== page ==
Nurturing the hope of youth in care: The contribution of mentoring.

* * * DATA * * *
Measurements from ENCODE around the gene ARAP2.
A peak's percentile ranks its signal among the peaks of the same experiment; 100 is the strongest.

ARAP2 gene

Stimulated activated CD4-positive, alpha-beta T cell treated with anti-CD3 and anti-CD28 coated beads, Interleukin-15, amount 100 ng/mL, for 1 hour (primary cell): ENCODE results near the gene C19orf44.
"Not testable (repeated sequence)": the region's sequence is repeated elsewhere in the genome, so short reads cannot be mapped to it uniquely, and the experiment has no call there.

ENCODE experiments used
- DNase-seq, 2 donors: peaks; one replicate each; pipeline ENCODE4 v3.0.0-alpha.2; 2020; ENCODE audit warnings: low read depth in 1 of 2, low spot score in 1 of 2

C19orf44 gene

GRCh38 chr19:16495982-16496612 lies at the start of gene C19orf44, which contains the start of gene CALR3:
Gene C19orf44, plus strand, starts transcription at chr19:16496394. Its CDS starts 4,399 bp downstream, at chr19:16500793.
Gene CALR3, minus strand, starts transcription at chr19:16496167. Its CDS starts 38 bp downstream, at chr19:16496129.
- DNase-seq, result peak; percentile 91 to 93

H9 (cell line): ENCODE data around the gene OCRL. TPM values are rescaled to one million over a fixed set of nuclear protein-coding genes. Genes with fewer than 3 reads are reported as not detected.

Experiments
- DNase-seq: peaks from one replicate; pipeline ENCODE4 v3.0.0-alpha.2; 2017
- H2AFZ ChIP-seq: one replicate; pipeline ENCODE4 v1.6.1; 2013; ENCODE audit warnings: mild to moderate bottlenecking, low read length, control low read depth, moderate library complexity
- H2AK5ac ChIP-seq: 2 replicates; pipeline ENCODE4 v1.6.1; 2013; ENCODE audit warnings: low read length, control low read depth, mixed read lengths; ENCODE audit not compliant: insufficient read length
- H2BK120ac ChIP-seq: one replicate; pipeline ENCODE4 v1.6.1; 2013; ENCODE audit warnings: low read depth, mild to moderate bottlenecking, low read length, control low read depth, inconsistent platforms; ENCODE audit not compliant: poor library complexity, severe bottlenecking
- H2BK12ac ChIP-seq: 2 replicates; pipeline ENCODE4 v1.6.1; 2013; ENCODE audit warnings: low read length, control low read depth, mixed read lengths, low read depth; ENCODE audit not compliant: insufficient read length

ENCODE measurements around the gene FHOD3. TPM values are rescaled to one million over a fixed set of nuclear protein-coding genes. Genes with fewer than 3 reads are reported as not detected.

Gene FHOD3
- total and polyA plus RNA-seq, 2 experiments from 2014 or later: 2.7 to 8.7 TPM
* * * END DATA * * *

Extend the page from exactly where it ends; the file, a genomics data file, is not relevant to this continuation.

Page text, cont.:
Hope has long been viewed as important to individuals attempting to overcome obstacles. Overall hope is the combination of one’s appraisal of capability and determination to achieve goals (Agency) and identifying viable routes to reach them (Pathway) (Snyder, 1994). The main goal of this study was to examine the incremental contribution of mentoring to hope among youth on the verge of leaving care above and beyond related personal characteristics and placement history. The sample included 148 adolescents in residential care in Israel who had adult mentors (ages 16—19). Results showed that lower levels of parental education and being in a welfare residential placement were associated with decreased levels of hope. Mentoring length and various mentoring functions (“role model,” “parental figure,” and “independence promoter”) were found to have a significant contribution to the prediction of hope above and beyond associated individual and placement variables. Based upon these findings, residential care leaders should recruit and select mentors for longevity, and train mentors to serve as role models and parental figures who focus on independent living in order to influence hope among youth who are about to leave care. (PsycINFO Database Record (c) 2019 APA, all rights reserved)